• Re:DMV (Score:5, Insightful)

    by twostix (1277166) on Monday June 15, 2009 @09:13AM (#28334753)

    Why does there have to be a solution?

    More efficient commerce isn't an acceptable answer.

    A free people don't have to verify themselves to their government and the government has no intrinsic right to demand that of a person.

  • by maxume (22995) on Monday June 15, 2009 @09:14AM (#28334759)

    Is your ID card linked to a database that Russian police can access?

    By comparison, ours would be linked to a database that the Texas police would have access to.

  • Re:Better (Score:3, Insightful)

    by twostix (1277166) on Monday June 15, 2009 @09:21AM (#28334855)

    As far as I'm aware the US Federal Government doesn't have the mandate or authority to "require" the states to do anything like that. Given that it was the states who created the Federal Government and gave it the power to exist to do a limited range of things involving common defense and keeping interstate trade regular in the first place it's not really ok for it to turn around and tell the states what to do.

    But that may just be my naive reading of the highest law of your land, the law that actually allows a legal entity such as the federal government to exists. I was under the impression that the US was a nation of laws. Unlike say Soviet Russia who had a set of laws outlined in a similar document that stated what the central government could do, but completely ignored them and did whatever it liked.

  • Re:Better (Score:3, Insightful)

    by Zan Lynx (87672) on Monday June 15, 2009 @09:32AM (#28334995) Homepage

    "Unlike say Soviet Russia who had a set of laws outlined in a similar document that stated what the central government could do, but completely ignored them and did whatever it liked."

    No, that's pretty much how the US Federal government works too. But don't say it too loudly or the government will call you a radical right-wing militia terrorist.

  • by twostix (1277166) on Monday June 15, 2009 @09:33AM (#28335003)

    "it doesn't make our government track our every move or anything."

    And you know that how?

    Because in my country at least getting government departments to tell us what they do and don't talk to each other about and what info they are and aren't mining about the citizens is like pulling teeth and requires costly court battles.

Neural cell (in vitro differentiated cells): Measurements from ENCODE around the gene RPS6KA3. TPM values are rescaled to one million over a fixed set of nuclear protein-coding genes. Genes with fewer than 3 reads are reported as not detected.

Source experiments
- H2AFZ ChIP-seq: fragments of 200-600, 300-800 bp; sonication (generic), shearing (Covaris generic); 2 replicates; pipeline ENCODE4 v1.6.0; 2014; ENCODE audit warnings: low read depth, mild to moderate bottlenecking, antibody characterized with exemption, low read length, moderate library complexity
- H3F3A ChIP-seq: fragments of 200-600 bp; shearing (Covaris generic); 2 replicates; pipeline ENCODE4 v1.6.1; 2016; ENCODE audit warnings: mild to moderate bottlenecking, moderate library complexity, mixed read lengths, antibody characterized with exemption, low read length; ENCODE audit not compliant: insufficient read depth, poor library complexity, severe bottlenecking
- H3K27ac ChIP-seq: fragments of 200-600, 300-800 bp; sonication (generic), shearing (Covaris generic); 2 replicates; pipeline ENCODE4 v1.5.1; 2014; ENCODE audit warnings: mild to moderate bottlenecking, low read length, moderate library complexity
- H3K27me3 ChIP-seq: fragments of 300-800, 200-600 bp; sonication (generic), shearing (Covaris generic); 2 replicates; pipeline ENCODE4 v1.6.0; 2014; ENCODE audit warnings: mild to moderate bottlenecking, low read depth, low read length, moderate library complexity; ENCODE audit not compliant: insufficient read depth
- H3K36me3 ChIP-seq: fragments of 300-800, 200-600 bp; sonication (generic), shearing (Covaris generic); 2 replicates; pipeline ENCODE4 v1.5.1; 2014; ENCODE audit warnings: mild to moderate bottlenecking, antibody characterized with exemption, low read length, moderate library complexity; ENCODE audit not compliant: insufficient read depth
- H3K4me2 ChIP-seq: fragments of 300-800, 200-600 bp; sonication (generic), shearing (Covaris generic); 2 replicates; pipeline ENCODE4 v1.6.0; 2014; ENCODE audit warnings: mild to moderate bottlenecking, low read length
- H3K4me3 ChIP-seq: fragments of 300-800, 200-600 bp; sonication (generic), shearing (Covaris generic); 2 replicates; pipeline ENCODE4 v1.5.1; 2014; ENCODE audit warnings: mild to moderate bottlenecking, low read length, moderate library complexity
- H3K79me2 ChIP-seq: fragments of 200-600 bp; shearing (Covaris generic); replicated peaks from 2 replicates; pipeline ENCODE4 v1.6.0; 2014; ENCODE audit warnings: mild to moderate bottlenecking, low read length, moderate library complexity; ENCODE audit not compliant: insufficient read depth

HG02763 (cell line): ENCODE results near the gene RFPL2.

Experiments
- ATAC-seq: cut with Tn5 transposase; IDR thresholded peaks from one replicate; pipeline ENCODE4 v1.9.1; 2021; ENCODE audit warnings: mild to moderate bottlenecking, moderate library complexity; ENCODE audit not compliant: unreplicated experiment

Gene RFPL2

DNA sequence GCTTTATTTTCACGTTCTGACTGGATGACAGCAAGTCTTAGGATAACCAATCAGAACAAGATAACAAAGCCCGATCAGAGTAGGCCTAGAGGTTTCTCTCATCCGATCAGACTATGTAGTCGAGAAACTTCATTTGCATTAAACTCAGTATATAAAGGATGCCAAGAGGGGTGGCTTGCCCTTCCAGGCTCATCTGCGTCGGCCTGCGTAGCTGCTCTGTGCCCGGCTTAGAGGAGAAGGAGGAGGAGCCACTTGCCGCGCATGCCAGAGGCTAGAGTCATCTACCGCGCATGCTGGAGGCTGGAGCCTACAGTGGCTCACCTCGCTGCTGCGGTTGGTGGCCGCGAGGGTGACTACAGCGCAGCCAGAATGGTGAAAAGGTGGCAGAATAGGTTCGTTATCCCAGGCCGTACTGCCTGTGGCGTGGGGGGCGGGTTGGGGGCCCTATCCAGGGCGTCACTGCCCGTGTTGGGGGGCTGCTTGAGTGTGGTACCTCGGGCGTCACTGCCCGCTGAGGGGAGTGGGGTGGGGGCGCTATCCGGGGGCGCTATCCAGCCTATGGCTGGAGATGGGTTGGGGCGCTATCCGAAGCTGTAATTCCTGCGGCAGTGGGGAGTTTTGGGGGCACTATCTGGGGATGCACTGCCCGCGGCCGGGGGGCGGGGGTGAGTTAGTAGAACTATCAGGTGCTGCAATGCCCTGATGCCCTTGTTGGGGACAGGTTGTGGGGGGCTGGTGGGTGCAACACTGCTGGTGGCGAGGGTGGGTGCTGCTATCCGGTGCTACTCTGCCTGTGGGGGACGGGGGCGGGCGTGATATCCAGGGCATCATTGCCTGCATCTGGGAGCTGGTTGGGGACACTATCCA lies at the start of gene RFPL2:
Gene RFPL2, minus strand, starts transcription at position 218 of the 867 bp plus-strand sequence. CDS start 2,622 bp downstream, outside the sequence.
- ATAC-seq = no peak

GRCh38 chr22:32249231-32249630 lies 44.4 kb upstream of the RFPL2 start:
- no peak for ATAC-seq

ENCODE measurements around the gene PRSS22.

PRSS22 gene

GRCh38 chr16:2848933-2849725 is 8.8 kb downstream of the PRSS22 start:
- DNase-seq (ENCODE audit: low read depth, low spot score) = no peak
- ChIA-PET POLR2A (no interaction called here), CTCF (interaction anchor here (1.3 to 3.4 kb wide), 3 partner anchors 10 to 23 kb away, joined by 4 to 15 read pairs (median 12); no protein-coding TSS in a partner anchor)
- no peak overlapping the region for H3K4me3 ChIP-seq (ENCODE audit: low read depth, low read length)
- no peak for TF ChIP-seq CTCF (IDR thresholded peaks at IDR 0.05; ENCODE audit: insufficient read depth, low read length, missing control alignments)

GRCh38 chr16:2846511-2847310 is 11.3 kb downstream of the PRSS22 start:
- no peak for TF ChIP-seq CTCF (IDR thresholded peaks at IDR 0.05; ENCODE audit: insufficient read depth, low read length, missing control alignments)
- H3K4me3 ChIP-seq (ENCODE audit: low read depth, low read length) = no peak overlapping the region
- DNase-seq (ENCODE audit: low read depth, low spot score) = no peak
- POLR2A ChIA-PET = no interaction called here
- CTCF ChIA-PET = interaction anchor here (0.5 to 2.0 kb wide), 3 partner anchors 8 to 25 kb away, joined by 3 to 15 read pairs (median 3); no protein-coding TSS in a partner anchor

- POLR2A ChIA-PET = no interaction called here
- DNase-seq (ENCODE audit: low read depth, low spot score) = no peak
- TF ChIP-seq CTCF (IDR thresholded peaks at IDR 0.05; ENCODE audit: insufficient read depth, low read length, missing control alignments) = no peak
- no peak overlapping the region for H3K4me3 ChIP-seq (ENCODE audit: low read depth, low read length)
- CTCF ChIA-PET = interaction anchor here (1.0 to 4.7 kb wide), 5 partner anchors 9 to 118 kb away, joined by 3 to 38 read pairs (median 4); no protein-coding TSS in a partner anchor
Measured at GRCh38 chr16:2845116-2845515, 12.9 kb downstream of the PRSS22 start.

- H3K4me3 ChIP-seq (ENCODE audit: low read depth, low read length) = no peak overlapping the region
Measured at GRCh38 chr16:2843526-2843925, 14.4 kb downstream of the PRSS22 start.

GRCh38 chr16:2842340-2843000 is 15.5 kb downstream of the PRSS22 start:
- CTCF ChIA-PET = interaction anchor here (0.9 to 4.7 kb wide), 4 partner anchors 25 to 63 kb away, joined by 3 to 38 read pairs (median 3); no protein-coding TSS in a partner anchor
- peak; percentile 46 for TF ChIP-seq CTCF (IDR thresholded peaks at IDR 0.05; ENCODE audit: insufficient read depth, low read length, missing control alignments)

I assume you just implicitly trust your public servants to do the moral thing in the course of their duties?

    I've worked in our federal government, if the data is there and there isn't a specific law banning the use of it, at best there's a pilot project or little dodgey in house app to play with the data a million different ways. I know this because I wrote one and though it was pretty benign to start with, the potential that it created and the hunger for information on everyone displayed by the various deparments I worked with I'm sure it's not benign (or even legal) anymore.

    The thing is, who's going to stop them from doing things like that? You?

  • Me too. (Score:4, Insightful)

    by tjstork (137384) <(todd.bandrowsky) (at) (gmail.com)> on Monday June 15, 2009 @09:35AM (#28335033) Homepage Journal

    My license had been expired for six months. Renewal, pay a late fee and they hand it over. Easy. It's funny but on that day I heard on the radio some
    Republican senator saying: "If we have national health insurance, we will have healthcare like the DMV."

    Now I'm a right wing kind of guy, but I couldn't help but immediately think:

    "I wish my health care was as good as my DMV". I would say Republicans should shy away from DMV arguments, because right now health care is so screwed up that
    making it like the DMV would be an improvement. Imagine an emergency room where they had different lines for different ailments, actually gave out numbers like the DMV does, had friendly people and a nice building... and only cost $50.

  • by L4t3r4lu5 (1216702) on Monday June 15, 2009 @09:51AM (#28335245)
    A terrorist is a person who engages in actions which cause a feeling of terror.

    As a fellow Holocaust Museum guard, or a doctor at an abortion clinic, would you not feel scared if these people were not caught?

    How about if someone came and murdered one of your collegues for a reason linked to your job (importing foreign produce, employing immigrant labour, voting Red, voting Blue etc).
  • by Rycross (836649) on Monday June 15, 2009 @11:12AM (#28336397)